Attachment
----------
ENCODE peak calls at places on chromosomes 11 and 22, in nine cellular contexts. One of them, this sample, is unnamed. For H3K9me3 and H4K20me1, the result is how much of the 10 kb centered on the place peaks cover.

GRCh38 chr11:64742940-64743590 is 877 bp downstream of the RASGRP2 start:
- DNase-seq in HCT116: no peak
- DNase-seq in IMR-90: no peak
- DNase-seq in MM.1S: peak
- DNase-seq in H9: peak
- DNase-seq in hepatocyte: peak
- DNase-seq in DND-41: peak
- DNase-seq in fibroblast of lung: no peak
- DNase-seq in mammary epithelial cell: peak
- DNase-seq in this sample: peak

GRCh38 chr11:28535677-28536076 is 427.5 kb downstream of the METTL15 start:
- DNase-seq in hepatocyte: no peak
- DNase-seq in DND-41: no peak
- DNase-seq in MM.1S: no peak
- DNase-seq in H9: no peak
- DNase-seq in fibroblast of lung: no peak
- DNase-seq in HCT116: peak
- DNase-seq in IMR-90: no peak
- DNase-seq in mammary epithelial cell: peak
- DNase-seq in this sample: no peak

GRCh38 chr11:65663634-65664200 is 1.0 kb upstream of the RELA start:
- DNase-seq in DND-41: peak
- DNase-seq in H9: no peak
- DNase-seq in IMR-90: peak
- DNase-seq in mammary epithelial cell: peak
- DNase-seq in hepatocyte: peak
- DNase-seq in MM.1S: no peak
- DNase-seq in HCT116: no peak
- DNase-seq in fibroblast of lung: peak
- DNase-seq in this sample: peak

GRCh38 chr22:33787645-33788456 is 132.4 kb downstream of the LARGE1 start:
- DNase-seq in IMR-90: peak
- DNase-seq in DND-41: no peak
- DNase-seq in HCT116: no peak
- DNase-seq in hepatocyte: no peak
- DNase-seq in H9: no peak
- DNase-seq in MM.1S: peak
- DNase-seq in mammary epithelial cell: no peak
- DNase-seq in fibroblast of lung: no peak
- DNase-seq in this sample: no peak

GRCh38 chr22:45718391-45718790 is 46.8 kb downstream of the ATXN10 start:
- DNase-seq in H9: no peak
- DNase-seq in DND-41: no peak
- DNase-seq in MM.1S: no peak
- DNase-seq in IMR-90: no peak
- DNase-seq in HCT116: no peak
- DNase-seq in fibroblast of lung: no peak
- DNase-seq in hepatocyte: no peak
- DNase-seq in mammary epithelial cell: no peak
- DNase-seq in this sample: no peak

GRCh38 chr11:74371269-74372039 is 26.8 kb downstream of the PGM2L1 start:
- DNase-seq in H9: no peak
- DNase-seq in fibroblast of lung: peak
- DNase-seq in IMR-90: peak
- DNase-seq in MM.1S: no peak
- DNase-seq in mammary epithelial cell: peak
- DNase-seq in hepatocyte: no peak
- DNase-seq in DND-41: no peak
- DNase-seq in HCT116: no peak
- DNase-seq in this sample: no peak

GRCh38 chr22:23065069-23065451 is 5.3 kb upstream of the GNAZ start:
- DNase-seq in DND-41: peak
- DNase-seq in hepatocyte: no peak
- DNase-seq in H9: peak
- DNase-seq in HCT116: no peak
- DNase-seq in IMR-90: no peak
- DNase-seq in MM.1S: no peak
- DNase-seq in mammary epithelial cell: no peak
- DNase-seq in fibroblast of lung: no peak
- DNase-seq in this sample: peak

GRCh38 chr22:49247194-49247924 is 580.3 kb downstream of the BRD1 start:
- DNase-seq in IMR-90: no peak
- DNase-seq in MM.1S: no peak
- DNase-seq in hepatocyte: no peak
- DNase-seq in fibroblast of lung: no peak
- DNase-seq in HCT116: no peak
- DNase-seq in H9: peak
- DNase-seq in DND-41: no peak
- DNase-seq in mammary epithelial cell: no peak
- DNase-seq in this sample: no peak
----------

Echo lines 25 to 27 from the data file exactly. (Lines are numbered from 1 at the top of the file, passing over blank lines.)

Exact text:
- DNase-seq in IMR-90: peak
- DNase-seq in mammary epithelial cell: peak
- DNase-seq in hepatocyte: peak